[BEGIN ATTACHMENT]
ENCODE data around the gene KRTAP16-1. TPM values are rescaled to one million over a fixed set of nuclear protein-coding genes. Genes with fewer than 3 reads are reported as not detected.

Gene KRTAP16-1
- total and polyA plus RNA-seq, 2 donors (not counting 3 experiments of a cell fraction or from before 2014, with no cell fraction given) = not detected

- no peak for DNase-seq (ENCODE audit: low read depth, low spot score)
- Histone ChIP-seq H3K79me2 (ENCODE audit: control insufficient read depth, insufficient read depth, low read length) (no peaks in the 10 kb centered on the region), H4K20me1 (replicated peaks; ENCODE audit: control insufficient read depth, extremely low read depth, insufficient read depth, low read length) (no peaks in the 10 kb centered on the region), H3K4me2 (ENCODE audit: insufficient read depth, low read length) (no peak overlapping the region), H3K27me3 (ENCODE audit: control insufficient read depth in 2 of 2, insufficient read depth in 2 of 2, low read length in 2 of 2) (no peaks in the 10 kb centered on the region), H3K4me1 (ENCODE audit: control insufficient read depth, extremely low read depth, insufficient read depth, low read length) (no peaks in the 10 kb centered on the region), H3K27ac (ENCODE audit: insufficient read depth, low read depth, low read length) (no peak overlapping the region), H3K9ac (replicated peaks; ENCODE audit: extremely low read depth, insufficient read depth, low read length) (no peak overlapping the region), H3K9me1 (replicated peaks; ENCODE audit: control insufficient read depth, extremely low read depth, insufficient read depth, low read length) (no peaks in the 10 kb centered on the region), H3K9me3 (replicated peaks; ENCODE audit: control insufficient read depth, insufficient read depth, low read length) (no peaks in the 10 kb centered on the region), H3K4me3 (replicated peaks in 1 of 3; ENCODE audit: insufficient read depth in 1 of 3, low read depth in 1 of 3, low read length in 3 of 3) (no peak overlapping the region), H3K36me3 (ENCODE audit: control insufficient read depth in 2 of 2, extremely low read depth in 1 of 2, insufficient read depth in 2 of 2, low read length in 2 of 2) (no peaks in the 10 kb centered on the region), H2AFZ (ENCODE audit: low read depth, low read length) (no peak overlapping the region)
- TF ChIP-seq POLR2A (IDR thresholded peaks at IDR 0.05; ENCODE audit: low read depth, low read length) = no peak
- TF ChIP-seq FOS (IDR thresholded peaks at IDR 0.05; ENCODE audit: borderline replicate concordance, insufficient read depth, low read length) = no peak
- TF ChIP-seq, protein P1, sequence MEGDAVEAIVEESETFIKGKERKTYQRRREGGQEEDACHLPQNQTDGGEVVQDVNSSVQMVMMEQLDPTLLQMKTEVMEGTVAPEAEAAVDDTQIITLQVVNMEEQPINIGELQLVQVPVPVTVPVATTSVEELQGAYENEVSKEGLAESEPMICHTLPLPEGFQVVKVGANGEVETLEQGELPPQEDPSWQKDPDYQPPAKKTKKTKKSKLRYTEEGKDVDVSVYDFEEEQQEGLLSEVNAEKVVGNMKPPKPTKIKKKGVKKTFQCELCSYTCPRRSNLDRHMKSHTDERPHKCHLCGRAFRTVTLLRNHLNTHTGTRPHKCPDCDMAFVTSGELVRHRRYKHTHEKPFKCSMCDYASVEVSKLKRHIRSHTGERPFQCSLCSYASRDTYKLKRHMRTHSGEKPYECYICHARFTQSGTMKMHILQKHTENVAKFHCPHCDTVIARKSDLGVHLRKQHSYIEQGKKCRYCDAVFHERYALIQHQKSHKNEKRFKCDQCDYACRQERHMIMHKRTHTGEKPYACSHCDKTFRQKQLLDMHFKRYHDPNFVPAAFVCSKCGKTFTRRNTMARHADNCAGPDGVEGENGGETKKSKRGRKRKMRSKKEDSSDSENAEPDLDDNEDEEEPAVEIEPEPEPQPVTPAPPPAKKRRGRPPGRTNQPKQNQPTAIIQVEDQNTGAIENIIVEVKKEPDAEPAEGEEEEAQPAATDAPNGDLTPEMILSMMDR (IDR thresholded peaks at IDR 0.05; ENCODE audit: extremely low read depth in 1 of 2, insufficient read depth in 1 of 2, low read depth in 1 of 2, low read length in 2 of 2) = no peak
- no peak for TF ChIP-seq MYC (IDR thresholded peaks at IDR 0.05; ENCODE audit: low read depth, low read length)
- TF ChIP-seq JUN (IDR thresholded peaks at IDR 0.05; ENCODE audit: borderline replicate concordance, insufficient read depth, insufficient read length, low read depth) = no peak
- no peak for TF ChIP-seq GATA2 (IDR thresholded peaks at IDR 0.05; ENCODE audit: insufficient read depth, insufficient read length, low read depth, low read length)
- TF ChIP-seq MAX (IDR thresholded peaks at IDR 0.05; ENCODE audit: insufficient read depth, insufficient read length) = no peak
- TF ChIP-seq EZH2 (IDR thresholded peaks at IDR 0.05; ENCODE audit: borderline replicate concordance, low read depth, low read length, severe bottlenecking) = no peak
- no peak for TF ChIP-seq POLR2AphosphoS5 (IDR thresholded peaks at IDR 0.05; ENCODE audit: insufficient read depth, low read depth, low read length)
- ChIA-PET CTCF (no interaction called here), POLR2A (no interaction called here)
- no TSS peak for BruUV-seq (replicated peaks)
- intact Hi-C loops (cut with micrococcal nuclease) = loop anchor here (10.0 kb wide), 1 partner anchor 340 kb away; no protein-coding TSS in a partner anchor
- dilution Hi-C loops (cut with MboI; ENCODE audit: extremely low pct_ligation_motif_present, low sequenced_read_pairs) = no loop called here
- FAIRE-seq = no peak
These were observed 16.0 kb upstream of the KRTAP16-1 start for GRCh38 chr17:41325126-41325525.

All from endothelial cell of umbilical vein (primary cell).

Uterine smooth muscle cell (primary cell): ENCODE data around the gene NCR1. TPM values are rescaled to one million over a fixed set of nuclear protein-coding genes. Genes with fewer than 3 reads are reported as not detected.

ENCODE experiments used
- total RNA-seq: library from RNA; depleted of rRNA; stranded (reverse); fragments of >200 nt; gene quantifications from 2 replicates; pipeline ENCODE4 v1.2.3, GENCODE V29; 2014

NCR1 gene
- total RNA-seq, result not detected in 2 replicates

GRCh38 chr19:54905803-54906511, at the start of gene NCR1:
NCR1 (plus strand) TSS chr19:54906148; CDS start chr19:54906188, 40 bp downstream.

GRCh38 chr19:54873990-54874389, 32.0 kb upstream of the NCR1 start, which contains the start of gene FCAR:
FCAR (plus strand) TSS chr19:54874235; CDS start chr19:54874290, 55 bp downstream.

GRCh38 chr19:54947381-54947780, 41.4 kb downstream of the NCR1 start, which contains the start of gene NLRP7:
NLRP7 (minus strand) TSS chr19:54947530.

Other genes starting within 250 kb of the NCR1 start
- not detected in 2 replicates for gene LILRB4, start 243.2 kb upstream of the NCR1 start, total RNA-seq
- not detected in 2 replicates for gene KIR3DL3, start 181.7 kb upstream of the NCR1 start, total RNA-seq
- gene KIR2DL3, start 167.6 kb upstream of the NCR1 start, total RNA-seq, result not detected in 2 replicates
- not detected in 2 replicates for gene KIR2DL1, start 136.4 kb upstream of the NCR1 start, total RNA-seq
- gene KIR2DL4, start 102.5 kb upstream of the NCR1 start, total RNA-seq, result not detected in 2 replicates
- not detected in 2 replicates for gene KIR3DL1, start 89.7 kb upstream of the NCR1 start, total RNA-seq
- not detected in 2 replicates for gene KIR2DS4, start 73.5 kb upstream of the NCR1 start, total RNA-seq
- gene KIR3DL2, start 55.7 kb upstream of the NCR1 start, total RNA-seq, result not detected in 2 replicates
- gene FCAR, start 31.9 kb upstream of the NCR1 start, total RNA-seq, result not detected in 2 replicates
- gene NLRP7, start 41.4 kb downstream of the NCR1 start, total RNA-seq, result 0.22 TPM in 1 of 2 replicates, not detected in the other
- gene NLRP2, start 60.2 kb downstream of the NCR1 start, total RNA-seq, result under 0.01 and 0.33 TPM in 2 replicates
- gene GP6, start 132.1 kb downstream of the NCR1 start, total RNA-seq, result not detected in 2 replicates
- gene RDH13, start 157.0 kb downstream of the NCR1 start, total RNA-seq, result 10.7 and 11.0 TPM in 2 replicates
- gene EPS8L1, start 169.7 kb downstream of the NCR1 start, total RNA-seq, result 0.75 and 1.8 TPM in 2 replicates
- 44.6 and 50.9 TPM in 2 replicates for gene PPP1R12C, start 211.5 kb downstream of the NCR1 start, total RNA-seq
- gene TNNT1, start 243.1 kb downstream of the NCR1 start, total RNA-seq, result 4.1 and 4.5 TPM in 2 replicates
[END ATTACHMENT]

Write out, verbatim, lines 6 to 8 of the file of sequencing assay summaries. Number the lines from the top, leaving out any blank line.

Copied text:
- TF ChIP-seq POLR2A (IDR thresholded peaks at IDR 0.05; ENCODE audit: low read depth, low read length) = no peak
- TF ChIP-seq FOS (IDR thresholded peaks at IDR 0.05; ENCODE audit: borderline replicate concordance, insufficient read depth, low read length) = no peak
- TF ChIP-seq, protein P1, sequence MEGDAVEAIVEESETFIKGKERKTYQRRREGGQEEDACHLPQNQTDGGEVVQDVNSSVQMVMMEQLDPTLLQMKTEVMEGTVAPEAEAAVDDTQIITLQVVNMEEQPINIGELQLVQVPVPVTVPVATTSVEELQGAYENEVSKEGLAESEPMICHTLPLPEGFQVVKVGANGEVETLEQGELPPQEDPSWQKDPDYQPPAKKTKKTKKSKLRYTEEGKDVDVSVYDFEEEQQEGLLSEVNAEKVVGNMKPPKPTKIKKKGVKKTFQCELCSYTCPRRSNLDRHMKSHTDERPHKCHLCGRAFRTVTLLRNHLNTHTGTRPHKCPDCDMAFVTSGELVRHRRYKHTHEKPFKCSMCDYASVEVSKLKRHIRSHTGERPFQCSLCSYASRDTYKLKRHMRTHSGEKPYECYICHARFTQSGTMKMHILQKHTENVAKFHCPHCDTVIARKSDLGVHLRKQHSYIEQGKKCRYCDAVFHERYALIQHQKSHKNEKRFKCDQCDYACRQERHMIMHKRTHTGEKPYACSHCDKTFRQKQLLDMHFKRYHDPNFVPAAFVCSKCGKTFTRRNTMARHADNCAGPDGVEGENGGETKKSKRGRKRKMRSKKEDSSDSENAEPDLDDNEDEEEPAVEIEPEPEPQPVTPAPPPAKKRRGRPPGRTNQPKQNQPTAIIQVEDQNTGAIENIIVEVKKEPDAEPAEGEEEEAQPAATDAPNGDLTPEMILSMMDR (IDR thresholded peaks at IDR 0.05; ENCODE audit: extremely low read depth in 1 of 2, insufficient read depth in 1 of 2, low read depth in 1 of 2, low read length in 2 of 2) = no peak